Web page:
Twisting the already complex road to overhauling Formula 1 in 2017, Grands Prix could feature refuelling again, with the seemingly rejected plan to be discussed further next week.
A return to refuelling was proposed back in May, during the time Formula 1’s Strategy Group announced plans to revamp the sport, in order to “improve the show”.
Some drivers jumped on board the decision to bring back refuelling for the good of the sport, nostalgia possibly playing a small role in their support. Although the following month, a unanimous vote by the teams saw the idea crushed and it was pushed to the side.
Now, to prove to any people that doubt the FIA has lost control of Formula 1, FIA president Jean Todt confirmed that refuelling is back on the agenda, with the topic set to be discussed during a two-day meeting in Geneva next week.
It’s a curious plan to re-introduce, as not one team was in favour of the idea to bring back in-race refuelling due to the added costs to teams’ budgets for almost no benefit to the show.
“Yes, it is true,” Todt said when asked about refuelling’s potential return in 2017.
“If you have some doubt about something, and personally and honestly I have a doubt, talking with the working group meeting we readdress is it right not to have refuelling?
“You know the reason why it was banned, refuelling? It was the cost of carrying the fuel rig. Now we are in a kind of modern area where we know how it works.”
“We are talking about 50,000 euros a year.”
“If it is good for the show, I’m in favour of reducing the cost but that is not a key point on the global cost of Formula 1,” he said.
This seems like a major backflip from the reasoning the World Motorsport Council provided after refuelling was banned for the 2010 season:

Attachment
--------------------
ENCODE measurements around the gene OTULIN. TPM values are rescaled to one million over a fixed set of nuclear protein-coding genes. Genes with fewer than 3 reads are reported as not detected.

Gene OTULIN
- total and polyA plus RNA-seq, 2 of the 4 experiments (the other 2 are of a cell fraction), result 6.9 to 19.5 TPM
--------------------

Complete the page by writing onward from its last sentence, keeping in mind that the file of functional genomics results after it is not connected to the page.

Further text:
“It was confirmed that from 2010, refuelling during a race will be forbidden in order to save the costs of transporting refuelling equipment and increase the incentive for engine builders to improve fuel economy.”
So why does the FIA feel the need to revert to inane ideas such as refuelling?
Recent reports emerging over the winter break has cast doubt over the 2017 regulations and their promise of a five to six second per lap quicker car.
Pirelli voiced their concerns earlier in the year suggesting that if Formula 1 racing wanted to drastically improve lap times primarily from aerodynamic advancements, much higher restrictions on tyre pressures would have to be enforced to deal with the increased loads.
However, Pirelli’s motorsport boss Paul Hembery also mentioned that the tyre pressure restrictions only relate to the tyres in their current specification, and that Pirelli are capable of delivering a tyre that would handle the increased downforce but wouldn’t meet the two to three pit stop requirement.
Perhaps the ambiguity of the success for the 2017 regulations is casting doubt in the minds of the FIA, who once again seem to be fumbling over themselves to fix a problem that never existed.